There is a rock located off the viewpoint that resembles a house. House Rock is located just a few miles north of Brookings along route 101 and is part of the Samuel H. Boardman State Scenic Corridor. The Pacific Coast Trail travels through this viewpoint.
Lone Ranch Beach
Lone Ranch Beach is located 4 miles north of Brookings. Lone Ranch is one of the best places along the Pacific Coast to visit the tide pools at low tide. The rocky beach traps pools of salt water making it perfect for beginners to explore the mystery of marine life.
Cape Ferrelo is immediately north of the parking area.
At low tide, it is possible to walk around the base of the Cape, but be careful to return before the tide moves back in.
Lone Ranch and the nearby a creek is frequented by a fair variety of perching birds. Rock wren have been sighted in the rocks; while bobolink, Northern harrier, American kestrel, and red-tailed hawk have been found along the hillside near the beach. Harlequin duck and black oystercatcher have been identified near the creek. Bring along a scope and observe loon, grebe, scoter, and common murre off shore. Sooty shearwater migrate off of Lone Ranch Beach in September.
There is a public restroom and several picnic benches, each with its own fire ring. Lone Range is handicapped accessible.
There is easy access to Lone Ranch, which is located immediately off of US Route 101.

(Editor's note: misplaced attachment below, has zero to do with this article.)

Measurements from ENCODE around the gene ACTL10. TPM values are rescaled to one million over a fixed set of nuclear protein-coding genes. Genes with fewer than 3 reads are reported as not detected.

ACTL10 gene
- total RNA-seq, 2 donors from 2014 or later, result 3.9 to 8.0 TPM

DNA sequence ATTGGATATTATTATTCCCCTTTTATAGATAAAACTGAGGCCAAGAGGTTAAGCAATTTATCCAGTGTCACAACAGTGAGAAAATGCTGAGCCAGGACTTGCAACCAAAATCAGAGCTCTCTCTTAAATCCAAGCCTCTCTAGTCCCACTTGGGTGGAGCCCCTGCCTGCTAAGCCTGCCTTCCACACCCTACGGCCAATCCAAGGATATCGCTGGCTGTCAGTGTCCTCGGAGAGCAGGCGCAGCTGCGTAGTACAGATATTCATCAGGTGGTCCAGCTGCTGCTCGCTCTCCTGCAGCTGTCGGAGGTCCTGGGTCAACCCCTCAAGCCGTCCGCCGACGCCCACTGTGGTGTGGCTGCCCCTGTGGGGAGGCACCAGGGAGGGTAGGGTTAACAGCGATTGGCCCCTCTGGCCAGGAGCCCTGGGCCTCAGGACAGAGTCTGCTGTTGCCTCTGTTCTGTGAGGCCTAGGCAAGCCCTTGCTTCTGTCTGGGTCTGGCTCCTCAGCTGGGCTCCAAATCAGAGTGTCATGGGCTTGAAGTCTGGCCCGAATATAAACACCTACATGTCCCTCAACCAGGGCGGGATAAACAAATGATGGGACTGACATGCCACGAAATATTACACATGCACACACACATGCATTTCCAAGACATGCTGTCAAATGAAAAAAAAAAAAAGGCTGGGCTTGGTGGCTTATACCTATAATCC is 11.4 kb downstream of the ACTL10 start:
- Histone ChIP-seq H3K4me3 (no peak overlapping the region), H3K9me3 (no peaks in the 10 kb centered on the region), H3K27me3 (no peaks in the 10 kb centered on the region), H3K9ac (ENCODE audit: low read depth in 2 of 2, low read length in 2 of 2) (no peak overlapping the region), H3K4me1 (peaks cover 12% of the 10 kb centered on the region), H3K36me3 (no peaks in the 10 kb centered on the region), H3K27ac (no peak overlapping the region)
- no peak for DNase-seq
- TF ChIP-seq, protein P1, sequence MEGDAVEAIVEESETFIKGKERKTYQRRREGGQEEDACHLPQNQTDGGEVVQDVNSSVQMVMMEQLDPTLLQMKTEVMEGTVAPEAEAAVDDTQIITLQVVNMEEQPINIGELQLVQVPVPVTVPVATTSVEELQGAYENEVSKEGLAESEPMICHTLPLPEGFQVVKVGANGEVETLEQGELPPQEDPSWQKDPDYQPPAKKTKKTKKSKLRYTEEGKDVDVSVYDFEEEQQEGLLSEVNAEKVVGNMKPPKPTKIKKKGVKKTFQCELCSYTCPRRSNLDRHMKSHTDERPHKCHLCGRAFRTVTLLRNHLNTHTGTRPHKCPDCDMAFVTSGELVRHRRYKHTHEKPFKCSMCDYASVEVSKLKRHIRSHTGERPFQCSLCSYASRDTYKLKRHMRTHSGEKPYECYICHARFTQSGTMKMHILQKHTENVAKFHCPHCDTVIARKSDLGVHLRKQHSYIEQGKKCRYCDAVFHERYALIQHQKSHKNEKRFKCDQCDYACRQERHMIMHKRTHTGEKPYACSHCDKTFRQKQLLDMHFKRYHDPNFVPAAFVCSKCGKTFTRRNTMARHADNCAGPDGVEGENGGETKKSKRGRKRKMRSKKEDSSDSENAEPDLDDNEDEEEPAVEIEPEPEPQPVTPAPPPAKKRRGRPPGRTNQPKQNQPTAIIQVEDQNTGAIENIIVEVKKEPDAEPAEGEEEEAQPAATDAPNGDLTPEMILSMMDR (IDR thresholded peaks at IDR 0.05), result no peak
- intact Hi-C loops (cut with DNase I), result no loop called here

Harris Beach State Park
Walk the sandy beaches. Marvel at the eroded sea stacks. View the birds on Bird Island (Goat Island), the National Wildlife Sanctuary and the largest island off the Oregon coast. Enjoy the Harbor seals, the California sea lions and the rich marine gardens just waiting for your tide pooling activities.The migrating gray whales travel just offshore during their winter and spring migrations.
Harris Beach State Park is a relaxing, scenic coastal stop rich with marine wildlife, just the perfect place to enjoy the spectacular coast. The Oregon Coast Trail travels through Harris Beach State Park, offering a casual hike along the coast. Harris Beach and the nearby Cape Ferrelo are designated as whale watching sites. Bird Island is a breeding site for such rare birds as the tufted puffin.
Harris Beach State Park is located on US Highway 101, north of Brookings. The day-use area offers a restroom and picnic area with tables.
The Chetco river travels through the heart of Brookings – Harbor ending in a beautiful harbor which is home to commercial and pleasure ocean fishing boats.
The Chetco runs from the Kalmiopsis Wilderness for 55 mi (88 km) and has been designated a Wild and Scenic River. Major activities include salmon and steelhead fishing, whitewater kayaking, four wheel driving, swimming, boating, camping, sightseeing, picnicking and hiking.
Swimming Near Brookings
During the warm season, the residents can often be seen swimming or drifting down the Chetco river. It is important to note that there are no life guards at the many swimming spots. And in the spring into the early summer, the river currents can be strong and the river cold from the winter snow melts. However, if you know where to look and are careful, swimming can be fun.
Kayak and tube rentals are available for the Chetco River at:
Chetco Riverside Market
98877 N. Bank Chetco River Rd.
Brookings, OR 97415